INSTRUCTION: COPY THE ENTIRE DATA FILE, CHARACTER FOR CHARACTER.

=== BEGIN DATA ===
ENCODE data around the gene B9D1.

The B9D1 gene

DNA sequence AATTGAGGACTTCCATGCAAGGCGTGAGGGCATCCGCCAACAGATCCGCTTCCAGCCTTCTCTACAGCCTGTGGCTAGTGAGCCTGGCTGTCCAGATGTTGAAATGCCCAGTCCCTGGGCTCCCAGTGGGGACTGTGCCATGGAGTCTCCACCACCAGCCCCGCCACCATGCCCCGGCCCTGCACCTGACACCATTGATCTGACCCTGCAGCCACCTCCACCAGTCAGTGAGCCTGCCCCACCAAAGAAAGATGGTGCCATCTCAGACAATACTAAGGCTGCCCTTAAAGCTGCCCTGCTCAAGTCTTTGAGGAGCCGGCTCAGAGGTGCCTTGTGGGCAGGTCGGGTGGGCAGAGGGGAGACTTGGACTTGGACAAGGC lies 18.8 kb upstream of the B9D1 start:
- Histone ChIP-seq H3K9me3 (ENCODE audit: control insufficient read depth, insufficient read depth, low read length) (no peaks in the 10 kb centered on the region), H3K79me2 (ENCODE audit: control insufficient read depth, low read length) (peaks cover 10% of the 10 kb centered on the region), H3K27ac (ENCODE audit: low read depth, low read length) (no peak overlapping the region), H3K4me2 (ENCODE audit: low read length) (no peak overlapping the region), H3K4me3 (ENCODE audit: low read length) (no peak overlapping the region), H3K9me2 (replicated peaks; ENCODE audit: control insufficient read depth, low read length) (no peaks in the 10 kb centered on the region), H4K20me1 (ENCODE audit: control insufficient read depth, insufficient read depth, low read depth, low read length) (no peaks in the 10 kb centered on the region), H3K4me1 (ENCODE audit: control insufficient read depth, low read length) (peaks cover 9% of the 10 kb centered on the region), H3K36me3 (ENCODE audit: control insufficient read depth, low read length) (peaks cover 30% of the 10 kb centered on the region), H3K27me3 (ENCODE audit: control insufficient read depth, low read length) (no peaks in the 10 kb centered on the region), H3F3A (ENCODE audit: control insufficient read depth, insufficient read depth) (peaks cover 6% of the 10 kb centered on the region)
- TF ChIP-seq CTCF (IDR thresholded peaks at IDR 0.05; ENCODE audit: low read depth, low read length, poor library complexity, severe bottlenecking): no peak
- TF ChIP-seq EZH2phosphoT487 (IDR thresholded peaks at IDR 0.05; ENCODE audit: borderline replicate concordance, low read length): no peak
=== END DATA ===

ENCODE data around the gene B9D1.

The B9D1 gene

DNA sequence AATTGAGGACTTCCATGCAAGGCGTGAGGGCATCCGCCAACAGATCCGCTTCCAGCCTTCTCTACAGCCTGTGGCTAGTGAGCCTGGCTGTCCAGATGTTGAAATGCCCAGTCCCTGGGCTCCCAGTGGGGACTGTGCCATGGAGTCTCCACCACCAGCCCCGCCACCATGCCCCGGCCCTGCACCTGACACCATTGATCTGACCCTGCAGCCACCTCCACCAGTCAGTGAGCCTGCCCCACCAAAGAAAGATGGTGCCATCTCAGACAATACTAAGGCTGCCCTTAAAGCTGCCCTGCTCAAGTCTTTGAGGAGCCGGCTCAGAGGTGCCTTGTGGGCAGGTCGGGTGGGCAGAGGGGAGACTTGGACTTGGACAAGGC lies 18.8 kb upstream of the B9D1 start:
- Histone ChIP-seq H3K9me3 (ENCODE audit: control insufficient read depth, insufficient read depth, low read length) (no peaks in the 10 kb centered on the region), H3K79me2 (ENCODE audit: control insufficient read depth, low read length) (peaks cover 10% of the 10 kb centered on the region), H3K27ac (ENCODE audit: low read depth, low read length) (no peak overlapping the region), H3K4me2 (ENCODE audit: low read length) (no peak overlapping the region), H3K4me3 (ENCODE audit: low read length) (no peak overlapping the region), H3K9me2 (replicated peaks; ENCODE audit: control insufficient read depth, low read length) (no peaks in the 10 kb centered on the region), H4K20me1 (ENCODE audit: control insufficient read depth, insufficient read depth, low read depth, low read length) (no peaks in the 10 kb centered on the region), H3K4me1 (ENCODE audit: control insufficient read depth, low read length) (peaks cover 9% of the 10 kb centered on the region), H3K36me3 (ENCODE audit: control insufficient read depth, low read length) (peaks cover 30% of the 10 kb centered on the region), H3K27me3 (ENCODE audit: control insufficient read depth, low read length) (no peaks in the 10 kb centered on the region), H3F3A (ENCODE audit: control insufficient read depth, insufficient read depth) (peaks cover 6% of the 10 kb centered on the region)
- TF ChIP-seq CTCF (IDR thresholded peaks at IDR 0.05; ENCODE audit: low read depth, low read length, poor library complexity, severe bottlenecking): no peak
- TF ChIP-seq EZH2phosphoT487 (IDR thresholded peaks at IDR 0.05; ENCODE audit: borderline replicate concordance, low read length): no peak